Now it might surprise you to know the first female A.M.P. rep was out there understanding women back in the early 40's. And you mustn't be surprised if the A.M.P. "man" who calls you is a lady. She knows her stuff.

A.M.P. isn't just in the men business; we're in the people business; and our people understand need and ambition. They have ideas that can help you. All you have to do is ask.

No matter what titles you want to use to describe your sex or attitude, A.M.P. insurance works. OK Ms. Sanders?
xenith: (Deck quoits)
This letter amused me, because it's just one sentence.

A day or two before I'd been reading an exchange online about a point of grammar and a rarely used form of a common verb. It might have been lain. One party argued that it was the correct term and therefore should have been used. The other party argued that if a word has fallen out of use to the extent that people weren't familiar with it, was it necessarily correct. To which the rejoinder was: the rules of grammar don't change! Well...

Still, this isn't an example of a change of grammar rules but a change in how sentences were put together. It was written by the Colonial Secretary* (19 September 1937) but I'm sure even today's government bureaucrats would be doing well to match it. (Possibly it's missing a comma. It can be hard to see them sometimes.) So for your entertainment...

I am directed to inform you that the necessary Instructions have been given for authorizing to you from the date of your Landing salary and allowances according to the provision made for the Minister of St Andrew’s Church in the Estimate which passed the Council in July last, and that henceforth you will be the medium of communication between the Government, and the Presbyterian Body, an arrangement from which His Excellency anticipates the most satisfactory consequences, as regards order and uniformity of procedure upon all points in which the Acts of Government may involve, in any respect the Interests of the Church of Scotland in this Colony.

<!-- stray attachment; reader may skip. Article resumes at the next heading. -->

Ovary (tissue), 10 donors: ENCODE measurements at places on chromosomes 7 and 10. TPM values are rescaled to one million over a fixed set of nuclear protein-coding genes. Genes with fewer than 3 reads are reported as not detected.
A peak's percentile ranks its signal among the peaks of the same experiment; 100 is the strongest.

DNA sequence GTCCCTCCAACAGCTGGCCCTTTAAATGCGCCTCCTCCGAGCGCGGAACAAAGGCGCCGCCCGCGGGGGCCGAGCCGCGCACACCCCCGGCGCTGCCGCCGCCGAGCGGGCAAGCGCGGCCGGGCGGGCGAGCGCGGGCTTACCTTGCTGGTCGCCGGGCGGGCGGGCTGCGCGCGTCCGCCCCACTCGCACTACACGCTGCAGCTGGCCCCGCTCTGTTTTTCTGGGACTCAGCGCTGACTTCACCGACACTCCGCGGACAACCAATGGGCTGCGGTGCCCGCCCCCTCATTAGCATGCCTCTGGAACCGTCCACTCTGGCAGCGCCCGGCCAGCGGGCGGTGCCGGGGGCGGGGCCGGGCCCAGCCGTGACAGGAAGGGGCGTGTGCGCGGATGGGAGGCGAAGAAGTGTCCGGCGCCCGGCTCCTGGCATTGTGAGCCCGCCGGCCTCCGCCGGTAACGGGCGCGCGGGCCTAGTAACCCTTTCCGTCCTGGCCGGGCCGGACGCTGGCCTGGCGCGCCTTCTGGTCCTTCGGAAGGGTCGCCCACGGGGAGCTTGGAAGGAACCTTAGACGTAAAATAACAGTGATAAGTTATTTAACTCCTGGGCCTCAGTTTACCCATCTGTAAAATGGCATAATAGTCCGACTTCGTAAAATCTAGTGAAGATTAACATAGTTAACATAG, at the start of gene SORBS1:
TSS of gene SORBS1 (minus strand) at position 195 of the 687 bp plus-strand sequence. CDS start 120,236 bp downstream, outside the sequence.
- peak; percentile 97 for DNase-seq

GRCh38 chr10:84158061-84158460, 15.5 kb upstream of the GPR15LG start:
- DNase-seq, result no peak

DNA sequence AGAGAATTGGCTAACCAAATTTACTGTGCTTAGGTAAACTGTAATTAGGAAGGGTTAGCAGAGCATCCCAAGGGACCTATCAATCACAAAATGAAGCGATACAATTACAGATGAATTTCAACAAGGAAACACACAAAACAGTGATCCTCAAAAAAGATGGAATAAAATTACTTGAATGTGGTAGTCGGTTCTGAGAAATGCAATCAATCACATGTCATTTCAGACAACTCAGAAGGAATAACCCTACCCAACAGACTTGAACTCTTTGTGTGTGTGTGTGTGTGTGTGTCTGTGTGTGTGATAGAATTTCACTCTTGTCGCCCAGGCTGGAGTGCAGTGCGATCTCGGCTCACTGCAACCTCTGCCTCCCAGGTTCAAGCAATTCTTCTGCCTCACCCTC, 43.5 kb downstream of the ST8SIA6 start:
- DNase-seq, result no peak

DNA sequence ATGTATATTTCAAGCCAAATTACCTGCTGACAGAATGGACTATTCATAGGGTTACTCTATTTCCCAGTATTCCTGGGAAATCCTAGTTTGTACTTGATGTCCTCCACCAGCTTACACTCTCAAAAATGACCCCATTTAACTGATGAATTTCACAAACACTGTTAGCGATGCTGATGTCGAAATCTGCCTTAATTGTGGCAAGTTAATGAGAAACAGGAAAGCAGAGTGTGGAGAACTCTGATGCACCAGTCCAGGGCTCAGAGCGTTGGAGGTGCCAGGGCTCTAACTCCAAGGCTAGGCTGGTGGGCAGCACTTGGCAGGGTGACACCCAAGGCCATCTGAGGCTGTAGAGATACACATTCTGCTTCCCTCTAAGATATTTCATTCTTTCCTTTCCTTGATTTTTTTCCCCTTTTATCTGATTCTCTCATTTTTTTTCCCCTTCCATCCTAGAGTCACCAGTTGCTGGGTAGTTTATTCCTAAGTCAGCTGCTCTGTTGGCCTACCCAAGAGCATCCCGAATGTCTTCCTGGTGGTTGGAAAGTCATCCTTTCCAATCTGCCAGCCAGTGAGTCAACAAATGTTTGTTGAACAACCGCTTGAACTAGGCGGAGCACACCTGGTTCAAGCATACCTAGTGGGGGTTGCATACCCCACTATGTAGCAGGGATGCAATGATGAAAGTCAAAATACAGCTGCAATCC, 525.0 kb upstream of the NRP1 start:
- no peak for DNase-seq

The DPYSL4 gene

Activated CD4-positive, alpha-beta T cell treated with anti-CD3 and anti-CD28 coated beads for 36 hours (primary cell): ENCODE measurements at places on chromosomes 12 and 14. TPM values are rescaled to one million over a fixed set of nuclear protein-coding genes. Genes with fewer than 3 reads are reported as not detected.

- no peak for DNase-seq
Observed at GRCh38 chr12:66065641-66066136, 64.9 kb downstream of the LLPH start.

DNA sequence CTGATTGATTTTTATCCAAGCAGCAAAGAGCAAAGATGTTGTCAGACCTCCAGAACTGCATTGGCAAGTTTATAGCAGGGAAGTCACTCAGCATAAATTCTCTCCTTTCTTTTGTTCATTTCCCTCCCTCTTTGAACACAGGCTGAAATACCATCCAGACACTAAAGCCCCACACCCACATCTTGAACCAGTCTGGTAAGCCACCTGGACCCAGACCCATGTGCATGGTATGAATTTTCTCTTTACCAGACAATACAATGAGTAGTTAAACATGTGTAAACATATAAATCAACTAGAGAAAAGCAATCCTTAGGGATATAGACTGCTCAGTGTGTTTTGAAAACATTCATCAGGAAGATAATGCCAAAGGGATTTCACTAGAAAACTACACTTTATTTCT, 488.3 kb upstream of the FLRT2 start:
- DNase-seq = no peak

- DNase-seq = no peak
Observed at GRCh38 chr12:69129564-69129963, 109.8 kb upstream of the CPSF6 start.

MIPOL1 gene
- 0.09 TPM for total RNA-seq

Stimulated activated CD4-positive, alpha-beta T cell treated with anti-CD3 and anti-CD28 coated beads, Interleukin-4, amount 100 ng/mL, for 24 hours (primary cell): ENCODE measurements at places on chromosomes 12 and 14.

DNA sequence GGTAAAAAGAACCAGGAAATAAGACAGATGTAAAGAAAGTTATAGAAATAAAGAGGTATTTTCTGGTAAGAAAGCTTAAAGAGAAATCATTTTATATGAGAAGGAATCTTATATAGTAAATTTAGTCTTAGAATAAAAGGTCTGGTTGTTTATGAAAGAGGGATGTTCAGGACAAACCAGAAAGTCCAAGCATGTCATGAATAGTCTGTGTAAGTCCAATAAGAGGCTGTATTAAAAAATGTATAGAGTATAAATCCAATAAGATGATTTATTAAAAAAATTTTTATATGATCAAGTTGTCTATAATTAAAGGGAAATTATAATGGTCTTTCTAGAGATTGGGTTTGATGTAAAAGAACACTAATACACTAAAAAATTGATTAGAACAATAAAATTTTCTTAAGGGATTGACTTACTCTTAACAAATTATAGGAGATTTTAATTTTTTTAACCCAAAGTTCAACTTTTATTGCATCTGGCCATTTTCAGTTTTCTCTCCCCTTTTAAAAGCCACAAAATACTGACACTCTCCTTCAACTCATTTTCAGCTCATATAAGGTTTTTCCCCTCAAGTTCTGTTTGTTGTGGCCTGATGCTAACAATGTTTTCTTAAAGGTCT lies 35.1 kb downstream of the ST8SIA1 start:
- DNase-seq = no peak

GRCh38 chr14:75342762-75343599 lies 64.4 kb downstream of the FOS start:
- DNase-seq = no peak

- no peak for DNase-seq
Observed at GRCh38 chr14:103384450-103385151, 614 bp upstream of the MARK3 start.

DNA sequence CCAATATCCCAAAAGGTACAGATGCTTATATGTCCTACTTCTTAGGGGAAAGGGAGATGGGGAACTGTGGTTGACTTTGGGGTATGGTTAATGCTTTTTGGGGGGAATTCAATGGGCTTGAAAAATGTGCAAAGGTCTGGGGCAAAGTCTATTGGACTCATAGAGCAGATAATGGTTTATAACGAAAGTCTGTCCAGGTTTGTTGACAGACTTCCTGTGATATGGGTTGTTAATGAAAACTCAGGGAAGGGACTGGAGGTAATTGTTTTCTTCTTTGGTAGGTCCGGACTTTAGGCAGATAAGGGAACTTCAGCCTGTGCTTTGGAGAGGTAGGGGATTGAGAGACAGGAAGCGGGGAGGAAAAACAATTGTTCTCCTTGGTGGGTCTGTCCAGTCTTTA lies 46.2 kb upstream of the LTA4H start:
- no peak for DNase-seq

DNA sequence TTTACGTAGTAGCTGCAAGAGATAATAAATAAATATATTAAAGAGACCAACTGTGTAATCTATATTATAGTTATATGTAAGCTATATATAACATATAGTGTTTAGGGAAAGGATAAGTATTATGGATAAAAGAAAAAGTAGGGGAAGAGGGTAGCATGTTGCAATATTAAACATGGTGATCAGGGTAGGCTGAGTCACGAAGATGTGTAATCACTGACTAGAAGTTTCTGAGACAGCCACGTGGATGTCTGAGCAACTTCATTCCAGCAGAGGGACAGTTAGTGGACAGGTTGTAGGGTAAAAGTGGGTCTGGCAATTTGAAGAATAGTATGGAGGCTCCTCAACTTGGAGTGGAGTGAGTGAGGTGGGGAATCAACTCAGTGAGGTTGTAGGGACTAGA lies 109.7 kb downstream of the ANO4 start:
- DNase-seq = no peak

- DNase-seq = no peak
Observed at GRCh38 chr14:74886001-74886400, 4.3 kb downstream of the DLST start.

*John Montagu, who not only writes a very neat hand that's easy to read, but is quite a interesting person .
xenith: (Default)
My USB sticks have some odd fragments on them. I think, to keep me motivated today, I might share some. One every 1500 words :)
xenith: (Two birds)
A couple of years ago someone gave me a book about Matthew Finder's travels. One day I'll get around to actually read it, but I've looked at the pictures. It has some interesting pictures, including this one of Circular Head/Stanley by an unknown artist. It has emus! Which I thought cool because I hadn't seen a painting with emus in it before. Not the Tasmanian emu (Dromaius novaehollandiae diemenensis), which was a different sub-species to the mainland bird. Being a large flightless bird, it went the way of many other large flightless birds once Europeans arrived.

A bit more )